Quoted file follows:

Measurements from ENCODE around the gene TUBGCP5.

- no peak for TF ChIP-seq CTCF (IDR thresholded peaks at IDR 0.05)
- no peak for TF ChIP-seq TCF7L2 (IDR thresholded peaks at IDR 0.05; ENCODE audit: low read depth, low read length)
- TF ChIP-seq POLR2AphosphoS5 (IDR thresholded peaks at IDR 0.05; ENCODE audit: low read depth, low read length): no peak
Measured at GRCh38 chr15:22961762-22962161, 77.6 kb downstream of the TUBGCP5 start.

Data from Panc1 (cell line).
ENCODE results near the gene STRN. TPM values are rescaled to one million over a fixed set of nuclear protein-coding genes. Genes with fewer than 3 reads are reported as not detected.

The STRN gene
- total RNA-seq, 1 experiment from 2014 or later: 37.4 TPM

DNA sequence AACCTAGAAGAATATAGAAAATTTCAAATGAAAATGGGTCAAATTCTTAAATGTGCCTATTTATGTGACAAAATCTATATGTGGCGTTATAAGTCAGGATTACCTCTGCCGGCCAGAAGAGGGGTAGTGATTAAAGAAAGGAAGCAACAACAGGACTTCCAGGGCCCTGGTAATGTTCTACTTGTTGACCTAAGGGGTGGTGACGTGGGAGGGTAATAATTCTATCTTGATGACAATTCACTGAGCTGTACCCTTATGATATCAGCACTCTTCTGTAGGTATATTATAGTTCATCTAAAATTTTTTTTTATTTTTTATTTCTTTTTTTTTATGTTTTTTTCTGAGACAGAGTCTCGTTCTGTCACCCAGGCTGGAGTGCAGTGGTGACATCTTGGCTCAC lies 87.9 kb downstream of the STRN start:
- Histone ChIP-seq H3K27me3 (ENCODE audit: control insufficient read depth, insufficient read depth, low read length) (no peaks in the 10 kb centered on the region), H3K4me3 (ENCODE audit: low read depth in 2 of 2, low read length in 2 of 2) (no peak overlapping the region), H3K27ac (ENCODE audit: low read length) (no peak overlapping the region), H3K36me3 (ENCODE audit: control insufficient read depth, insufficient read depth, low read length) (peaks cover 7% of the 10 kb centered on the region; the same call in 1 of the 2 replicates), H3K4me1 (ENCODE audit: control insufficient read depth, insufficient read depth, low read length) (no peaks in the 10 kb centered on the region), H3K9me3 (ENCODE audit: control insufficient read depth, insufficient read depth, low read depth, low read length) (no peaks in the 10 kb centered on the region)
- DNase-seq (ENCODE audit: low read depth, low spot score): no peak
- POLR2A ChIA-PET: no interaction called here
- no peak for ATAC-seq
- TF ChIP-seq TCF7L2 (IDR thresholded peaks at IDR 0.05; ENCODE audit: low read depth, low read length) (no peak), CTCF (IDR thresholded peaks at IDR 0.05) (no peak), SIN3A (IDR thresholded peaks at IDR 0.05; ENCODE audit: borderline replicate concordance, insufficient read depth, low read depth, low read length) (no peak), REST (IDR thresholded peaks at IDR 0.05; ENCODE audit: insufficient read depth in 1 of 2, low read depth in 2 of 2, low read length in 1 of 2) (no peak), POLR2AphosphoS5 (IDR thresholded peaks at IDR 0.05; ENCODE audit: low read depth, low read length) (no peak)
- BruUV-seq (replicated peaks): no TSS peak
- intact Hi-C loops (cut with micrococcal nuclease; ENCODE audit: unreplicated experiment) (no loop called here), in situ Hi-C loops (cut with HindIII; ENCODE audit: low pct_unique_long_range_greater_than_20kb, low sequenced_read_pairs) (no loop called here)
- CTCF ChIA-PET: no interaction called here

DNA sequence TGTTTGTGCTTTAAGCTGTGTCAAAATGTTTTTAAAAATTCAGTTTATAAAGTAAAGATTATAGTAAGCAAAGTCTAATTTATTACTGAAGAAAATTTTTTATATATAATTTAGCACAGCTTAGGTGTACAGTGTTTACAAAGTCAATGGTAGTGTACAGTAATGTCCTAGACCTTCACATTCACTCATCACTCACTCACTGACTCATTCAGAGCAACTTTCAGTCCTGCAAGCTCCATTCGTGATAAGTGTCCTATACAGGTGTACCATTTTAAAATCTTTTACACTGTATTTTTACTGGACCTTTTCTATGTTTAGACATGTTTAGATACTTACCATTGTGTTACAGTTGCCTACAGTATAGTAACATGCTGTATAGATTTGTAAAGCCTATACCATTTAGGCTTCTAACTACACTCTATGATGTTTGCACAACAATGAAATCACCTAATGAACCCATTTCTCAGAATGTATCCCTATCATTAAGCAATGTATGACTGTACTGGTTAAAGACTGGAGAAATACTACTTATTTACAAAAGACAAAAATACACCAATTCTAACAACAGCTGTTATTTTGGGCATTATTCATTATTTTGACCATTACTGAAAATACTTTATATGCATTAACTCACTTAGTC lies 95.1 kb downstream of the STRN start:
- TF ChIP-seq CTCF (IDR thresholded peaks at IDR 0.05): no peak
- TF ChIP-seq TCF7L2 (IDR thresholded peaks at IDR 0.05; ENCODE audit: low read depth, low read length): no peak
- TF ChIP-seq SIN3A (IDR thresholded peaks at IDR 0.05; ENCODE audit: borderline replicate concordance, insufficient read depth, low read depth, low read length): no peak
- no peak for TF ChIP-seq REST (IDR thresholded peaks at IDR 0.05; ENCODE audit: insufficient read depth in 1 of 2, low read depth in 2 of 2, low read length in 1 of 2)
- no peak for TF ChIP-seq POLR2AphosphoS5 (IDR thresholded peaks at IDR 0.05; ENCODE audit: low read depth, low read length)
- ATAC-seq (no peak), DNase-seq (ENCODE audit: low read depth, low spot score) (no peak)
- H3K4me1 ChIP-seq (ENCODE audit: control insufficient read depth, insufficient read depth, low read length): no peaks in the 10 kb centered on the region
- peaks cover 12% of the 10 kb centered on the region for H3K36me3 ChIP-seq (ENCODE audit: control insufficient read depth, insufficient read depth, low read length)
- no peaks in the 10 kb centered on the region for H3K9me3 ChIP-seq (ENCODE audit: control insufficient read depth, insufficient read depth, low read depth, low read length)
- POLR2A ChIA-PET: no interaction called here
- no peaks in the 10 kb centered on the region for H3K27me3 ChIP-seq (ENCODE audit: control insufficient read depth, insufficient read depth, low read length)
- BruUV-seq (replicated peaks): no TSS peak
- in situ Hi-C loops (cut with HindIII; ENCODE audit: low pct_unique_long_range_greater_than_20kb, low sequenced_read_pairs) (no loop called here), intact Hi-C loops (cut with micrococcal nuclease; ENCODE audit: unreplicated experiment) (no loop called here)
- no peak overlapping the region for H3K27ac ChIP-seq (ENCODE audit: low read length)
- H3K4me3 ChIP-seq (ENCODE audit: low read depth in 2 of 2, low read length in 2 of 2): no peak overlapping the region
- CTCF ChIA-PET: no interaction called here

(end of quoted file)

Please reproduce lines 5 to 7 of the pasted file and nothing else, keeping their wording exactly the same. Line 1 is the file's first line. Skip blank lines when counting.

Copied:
Measured at GRCh38 chr15:22961762-22962161, 77.6 kb downstream of the TUBGCP5 start.

Data from Panc1 (cell line).
ENCODE results near the gene STRN. TPM values are rescaled to one million over a fixed set of nuclear protein-coding genes. Genes with fewer than 3 reads are reported as not detected.